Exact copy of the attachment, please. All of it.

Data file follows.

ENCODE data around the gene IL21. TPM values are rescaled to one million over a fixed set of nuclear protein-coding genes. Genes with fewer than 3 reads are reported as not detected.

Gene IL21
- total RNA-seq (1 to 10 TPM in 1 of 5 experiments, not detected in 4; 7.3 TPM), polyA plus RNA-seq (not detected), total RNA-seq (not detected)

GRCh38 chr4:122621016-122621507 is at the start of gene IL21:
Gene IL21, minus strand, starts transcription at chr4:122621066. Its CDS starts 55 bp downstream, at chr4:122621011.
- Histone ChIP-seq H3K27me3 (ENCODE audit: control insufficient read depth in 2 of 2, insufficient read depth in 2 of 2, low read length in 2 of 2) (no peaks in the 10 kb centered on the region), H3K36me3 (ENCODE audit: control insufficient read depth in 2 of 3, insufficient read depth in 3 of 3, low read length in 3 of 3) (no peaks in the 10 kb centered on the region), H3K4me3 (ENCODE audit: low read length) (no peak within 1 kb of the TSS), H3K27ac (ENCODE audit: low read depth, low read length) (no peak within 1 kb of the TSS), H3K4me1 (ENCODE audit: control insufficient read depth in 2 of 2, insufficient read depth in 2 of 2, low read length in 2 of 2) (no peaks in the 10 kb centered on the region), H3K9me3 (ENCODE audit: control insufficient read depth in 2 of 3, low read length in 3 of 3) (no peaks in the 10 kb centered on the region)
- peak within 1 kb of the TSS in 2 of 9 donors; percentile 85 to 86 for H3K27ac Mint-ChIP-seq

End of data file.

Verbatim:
ENCODE data around the gene IL21. TPM values are rescaled to one million over a fixed set of nuclear protein-coding genes. Genes with fewer than 3 reads are reported as not detected.

Gene IL21
- total RNA-seq (1 to 10 TPM in 1 of 5 experiments, not detected in 4; 7.3 TPM), polyA plus RNA-seq (not detected), total RNA-seq (not detected)

GRCh38 chr4:122621016-122621507 is at the start of gene IL21:
Gene IL21, minus strand, starts transcription at chr4:122621066. Its CDS starts 55 bp downstream, at chr4:122621011.
- Histone ChIP-seq H3K27me3 (ENCODE audit: control insufficient read depth in 2 of 2, insufficient read depth in 2 of 2, low read length in 2 of 2) (no peaks in the 10 kb centered on the region), H3K36me3 (ENCODE audit: control insufficient read depth in 2 of 3, insufficient read depth in 3 of 3, low read length in 3 of 3) (no peaks in the 10 kb centered on the region), H3K4me3 (ENCODE audit: low read length) (no peak within 1 kb of the TSS), H3K27ac (ENCODE audit: low read depth, low read length) (no peak within 1 kb of the TSS), H3K4me1 (ENCODE audit: control insufficient read depth in 2 of 2, insufficient read depth in 2 of 2, low read length in 2 of 2) (no peaks in the 10 kb centered on the region), H3K9me3 (ENCODE audit: control insufficient read depth in 2 of 3, low read length in 3 of 3) (no peaks in the 10 kb centered on the region)
- peak within 1 kb of the TSS in 2 of 9 donors; percentile 85 to 86 for H3K27ac Mint-ChIP-seq